Louisiana State University

1965 - 1971  Tigers  "Tommy Casanova"
(Authentic Reproduction)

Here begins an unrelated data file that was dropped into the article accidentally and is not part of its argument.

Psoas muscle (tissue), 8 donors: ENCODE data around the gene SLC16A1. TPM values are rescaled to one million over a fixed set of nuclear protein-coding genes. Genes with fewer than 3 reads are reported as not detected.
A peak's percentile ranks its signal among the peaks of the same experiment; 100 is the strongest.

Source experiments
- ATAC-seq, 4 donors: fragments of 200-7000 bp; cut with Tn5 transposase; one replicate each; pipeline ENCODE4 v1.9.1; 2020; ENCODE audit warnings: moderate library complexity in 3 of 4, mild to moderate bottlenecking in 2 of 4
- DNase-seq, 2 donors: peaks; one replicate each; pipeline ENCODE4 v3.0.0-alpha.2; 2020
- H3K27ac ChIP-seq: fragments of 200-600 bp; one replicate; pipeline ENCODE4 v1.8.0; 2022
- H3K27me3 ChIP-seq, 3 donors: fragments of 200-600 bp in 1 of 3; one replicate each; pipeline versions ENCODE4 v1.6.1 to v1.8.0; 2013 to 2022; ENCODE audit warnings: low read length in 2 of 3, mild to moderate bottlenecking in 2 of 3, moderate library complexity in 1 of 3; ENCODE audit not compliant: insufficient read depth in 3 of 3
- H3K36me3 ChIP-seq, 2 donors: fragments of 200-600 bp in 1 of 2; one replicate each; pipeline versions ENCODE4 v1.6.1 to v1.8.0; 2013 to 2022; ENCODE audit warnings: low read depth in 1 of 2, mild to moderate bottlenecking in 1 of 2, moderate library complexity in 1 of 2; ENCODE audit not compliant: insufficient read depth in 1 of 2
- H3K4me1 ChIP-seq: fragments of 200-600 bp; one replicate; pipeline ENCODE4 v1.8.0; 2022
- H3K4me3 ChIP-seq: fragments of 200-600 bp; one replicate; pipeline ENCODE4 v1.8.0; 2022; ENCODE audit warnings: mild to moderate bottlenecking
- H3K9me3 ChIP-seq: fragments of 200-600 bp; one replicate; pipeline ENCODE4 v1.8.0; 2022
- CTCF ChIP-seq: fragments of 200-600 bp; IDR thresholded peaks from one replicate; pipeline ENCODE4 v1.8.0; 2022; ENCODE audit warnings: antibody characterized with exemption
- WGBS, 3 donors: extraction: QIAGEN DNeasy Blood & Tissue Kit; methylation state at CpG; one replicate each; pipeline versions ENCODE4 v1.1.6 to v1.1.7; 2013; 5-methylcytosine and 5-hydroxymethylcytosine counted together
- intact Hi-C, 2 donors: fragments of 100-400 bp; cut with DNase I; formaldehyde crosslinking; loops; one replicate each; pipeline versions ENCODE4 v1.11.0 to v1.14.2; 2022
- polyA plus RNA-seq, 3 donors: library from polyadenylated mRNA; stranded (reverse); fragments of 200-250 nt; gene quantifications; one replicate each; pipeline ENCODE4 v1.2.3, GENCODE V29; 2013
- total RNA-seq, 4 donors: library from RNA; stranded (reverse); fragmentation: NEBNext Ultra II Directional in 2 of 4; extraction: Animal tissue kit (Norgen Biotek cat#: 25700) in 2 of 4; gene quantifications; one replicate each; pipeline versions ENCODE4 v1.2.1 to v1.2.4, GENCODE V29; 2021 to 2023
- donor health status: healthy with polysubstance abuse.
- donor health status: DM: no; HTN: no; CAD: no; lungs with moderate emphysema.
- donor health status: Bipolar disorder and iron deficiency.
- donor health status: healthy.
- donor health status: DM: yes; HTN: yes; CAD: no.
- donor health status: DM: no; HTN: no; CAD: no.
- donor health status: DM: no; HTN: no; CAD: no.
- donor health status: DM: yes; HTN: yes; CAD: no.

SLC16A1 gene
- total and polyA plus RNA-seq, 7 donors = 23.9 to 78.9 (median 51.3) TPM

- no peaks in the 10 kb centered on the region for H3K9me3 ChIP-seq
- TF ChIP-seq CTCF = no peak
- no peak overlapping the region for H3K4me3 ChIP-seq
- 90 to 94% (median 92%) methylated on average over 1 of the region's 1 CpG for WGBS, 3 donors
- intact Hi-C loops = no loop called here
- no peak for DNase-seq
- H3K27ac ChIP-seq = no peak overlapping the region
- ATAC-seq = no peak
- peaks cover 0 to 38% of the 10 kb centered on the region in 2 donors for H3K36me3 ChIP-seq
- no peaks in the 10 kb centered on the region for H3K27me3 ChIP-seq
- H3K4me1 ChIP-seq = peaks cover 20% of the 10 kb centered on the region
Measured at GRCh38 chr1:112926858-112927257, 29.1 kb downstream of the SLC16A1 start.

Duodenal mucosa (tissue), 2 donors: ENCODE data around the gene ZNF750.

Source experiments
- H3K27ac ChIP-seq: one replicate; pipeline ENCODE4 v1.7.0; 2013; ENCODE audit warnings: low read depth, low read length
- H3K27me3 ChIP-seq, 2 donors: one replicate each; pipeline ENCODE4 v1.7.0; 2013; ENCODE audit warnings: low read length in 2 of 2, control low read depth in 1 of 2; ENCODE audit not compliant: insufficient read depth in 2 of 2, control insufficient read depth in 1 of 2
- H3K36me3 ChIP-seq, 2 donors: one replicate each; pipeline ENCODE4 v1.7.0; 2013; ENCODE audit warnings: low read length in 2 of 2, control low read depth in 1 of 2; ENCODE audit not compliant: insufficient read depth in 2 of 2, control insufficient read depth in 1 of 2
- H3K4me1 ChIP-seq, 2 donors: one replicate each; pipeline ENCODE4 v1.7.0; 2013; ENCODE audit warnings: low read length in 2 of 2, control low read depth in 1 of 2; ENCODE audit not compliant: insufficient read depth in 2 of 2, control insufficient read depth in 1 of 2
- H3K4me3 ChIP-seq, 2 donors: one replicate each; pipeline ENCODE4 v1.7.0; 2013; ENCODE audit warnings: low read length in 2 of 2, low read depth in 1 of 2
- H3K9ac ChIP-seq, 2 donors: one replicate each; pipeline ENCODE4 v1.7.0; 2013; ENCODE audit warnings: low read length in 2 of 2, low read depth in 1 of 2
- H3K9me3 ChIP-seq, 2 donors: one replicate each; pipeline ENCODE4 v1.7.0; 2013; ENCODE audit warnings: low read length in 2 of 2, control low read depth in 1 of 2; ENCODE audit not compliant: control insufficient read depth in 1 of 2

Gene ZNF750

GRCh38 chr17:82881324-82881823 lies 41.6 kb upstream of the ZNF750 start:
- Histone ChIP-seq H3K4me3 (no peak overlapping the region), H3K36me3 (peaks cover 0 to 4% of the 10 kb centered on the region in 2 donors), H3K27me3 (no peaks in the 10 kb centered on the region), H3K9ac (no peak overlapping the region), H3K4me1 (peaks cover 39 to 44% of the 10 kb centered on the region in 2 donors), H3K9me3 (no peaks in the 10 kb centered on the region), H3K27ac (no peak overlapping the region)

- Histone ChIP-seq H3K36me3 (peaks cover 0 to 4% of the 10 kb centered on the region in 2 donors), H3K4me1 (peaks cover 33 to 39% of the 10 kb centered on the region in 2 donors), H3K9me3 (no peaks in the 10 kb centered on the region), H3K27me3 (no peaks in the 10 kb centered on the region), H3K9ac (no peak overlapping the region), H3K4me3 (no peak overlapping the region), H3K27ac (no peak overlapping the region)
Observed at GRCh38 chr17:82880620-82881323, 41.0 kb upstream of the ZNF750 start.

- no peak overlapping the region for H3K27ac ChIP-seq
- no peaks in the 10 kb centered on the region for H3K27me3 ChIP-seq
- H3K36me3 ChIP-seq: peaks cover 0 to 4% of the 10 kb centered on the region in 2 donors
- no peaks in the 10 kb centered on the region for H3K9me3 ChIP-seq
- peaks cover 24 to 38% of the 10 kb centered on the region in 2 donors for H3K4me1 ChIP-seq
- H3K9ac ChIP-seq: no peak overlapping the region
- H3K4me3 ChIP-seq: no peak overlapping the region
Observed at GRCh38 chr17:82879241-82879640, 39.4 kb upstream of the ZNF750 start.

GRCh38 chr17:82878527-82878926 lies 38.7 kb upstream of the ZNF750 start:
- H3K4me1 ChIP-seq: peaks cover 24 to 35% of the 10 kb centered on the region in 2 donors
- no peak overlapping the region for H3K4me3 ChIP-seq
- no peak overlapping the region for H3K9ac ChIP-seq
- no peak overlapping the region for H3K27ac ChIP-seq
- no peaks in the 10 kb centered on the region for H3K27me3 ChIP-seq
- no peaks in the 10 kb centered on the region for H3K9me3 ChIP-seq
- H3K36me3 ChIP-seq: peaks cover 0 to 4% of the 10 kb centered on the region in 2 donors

A slight change in the helmet design greeted fans and players in 1965 as the three-inch black player numerals on each side of the Green Bay gold helmet with the identifiable white and purple  “LSU striping” was changed to a thick full block style of number. A quick start behind the running of sophs QB Nelson Stokely and HB Jim Dousay led to a 5-1 record that crashed against Ole Miss the same time Stokely’s knee did. Oft-injured senior Pat Screen came back but consecutive losses to Mississippi and Alabama had the Tigers at 5-3 despite the fine play of HB Labruzzo, the resurrected Danny LeBlanc, and FB Schwab who later became a successful high school coach and served as the offensive coordinator at Nichols State. The team bounced back to win out and AD Corbett talked the Tigers’ way into what appeared to be a lamb-led-to-the-slaughter Cotton Bowl date with 1964’s National Champion Arkansas, now second-ranked and the winner of twenty-two straight games. The change in substitution rules allowed for the development of more one-way players and All American DT George Rice who played well for the Oilers, DE John Garlington, and converted QB-to-DB Billy Ezell anchored a good defense. Billy Masters was moved to “strongback” in a Wing-T variation of the Bengals I-Formation and flanker Moreau, son of the LSU track coach, became an All American based on his receiving and clutch kicking. With the O-line stabilized by All Conference Dave McCormick, a future Forty Niner and Saint, what should have been the biggest mismatch of the season against Arkansas resulted in one of the decade’s greatest upsets as LSU prevailed 14-7, knocking the Razorbacks into the three-spot in the final polls, and finishing their own season at 8-3. QB Screen later was elected Mayor of Baton Rouge. The ‘66 season began with a win over former Tiger coach Paul Dietzel who had left Army for the South Carolina head football coach and AD job. However, close observers knew that there was a great deal of rebuilding to be done and when QB Stokely again went down with an injury, this time against Rice in the second game of the season, his separated shoulder sent the offense into a tailspin. With back-ups Freddie Haynes and Trey Prather, the only LSU player to die as a result of combat in Viet Nam at the controls, the Tigers had a three-game losing streak where they scored but seven total points. Flashy TB Jim Dousay led the rushers with 441 yards but Tommy “Trigger” Allen became a featured ball carrier. Sam Grezaffi’s returns and the reliable receiving of All SEC flanker Moreau and strongback Masters kept the Bengals in a few games. LB Tommy Fussell and DE John Garlington were outstanding as was tackle John Demarie. The 5-4-1 record was part of the rebuilding process but with Masters later playing TE for the Bills, Broncos, and Chiefs from 1967 through 1976, Moreau playing end and kicking for the Dolphins, Demarie becoming a mainstay on the Browns offensive line from ’67 to 1975 and completing his ten-year NFL career in Seattle, and DE Tommy Fussell with the Patriots, some felt that there was more talent than the record showed. Moreau remained in the public spotlight after becoming the District Attorney of East Baton Rouge Parish.